A country never simply is, for what a country is also depends on how and where it positions itself in relation to other nation-states and other, external geo-political interests. Witness for instance the current location and standing of Pakistan, which has been cast of late in the light of an 'unreliable' ally and accused of harbouring pro-Taliban elements. Pakistan's international standing is as much a result of its own choices as it is the result of how the external world looks at it - and in the case of the latter the opinion of the global media is often instrumental in determining the standing and fate of nations too. Today Pakistan is labelled all sorts of things, but remember that this is the same country that was, in the 1980s, considered one of the most vital allies to the West thanks to its support of the campaign against the Soviets in Afghanistan. This is also the country that has taken in millions of refugees from Afghanistan, with little credit given to it. And dont forget that it was also Pakistan that was the crucial go-between the during the Nixon era when Washington wanted to re-open channels of dialogue with China.
Malaysia's standing has also shifted over the past six decades, and this has reflected the geo-political and geo-strategic realities of the Cold War and the power vacuumm that followed in its wake. But in the case of Malaysia, one important shift has occured, even if it has passed largely unnoticed by many. By this I am referring to how Malaysia - in the 1980s and 1990s - seemed to have had slightly more clout than it does today, simply because of the ideological subject-positions it assumed then.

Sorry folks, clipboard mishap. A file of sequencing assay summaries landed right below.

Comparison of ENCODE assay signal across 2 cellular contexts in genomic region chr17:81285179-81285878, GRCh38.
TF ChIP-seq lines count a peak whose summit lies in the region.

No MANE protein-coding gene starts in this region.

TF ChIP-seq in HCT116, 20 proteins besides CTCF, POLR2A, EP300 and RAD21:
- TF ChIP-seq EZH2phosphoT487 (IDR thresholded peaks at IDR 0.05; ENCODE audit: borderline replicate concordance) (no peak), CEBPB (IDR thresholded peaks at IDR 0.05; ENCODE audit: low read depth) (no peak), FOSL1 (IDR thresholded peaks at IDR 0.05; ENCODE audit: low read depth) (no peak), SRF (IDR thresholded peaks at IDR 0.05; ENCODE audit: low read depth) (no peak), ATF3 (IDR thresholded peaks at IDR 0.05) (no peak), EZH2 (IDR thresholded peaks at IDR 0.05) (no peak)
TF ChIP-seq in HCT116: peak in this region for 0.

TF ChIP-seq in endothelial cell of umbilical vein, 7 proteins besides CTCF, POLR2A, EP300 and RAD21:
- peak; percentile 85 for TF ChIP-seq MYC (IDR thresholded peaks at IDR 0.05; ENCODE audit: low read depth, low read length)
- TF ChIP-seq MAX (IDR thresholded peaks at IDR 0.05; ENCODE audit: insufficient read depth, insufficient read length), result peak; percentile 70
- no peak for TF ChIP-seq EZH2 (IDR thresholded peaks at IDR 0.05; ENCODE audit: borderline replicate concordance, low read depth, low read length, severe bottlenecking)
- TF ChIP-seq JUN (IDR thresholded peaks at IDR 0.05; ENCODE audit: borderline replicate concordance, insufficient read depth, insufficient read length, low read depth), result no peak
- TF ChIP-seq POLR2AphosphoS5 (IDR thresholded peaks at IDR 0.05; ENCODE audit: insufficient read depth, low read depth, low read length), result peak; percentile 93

In the 1980s and 1990s Malaysia stood in the camp that opposed the Apartheid regime in South Africa, and took the opportunity to denounce Apartheid in several regional and international forums. It also took a stand on issues such as Palestine and other third-world interests. Perhaps one of the reasons that Malaysia was able to do so then was that it was economically in a better position, thanks in part to the inflow of foreign direct investment FDI that made it an attractive destination for countries that sought new pastures to invest in after the global recession of the early 1980s. Malaysia, like the other countries of ASEAN then, benefitted from this global climate and was able to chart double-digit growth like its neighbours Singapore, Indonesia and Thailand. Looking back at that period it can be seen that the governments of ASEAN were somewhat more bullish about their ambitions and standing internationally, and argued from a position of relative leverage and confidence.
But what has happened since then? The lingering impact of the East Asian financial crisis of 1997/98 and the global economic slowdown since then has meant that the region has begun to lose out to other, newer markets and cheaper economies. All the countries of the region have been affected, and the past decade has witnessed some of the countries of ASEAN trying their darnest to win back the support and confidence of the international business community in order to kick-start their economies and to cater to the basic needs of their respective political constituencies.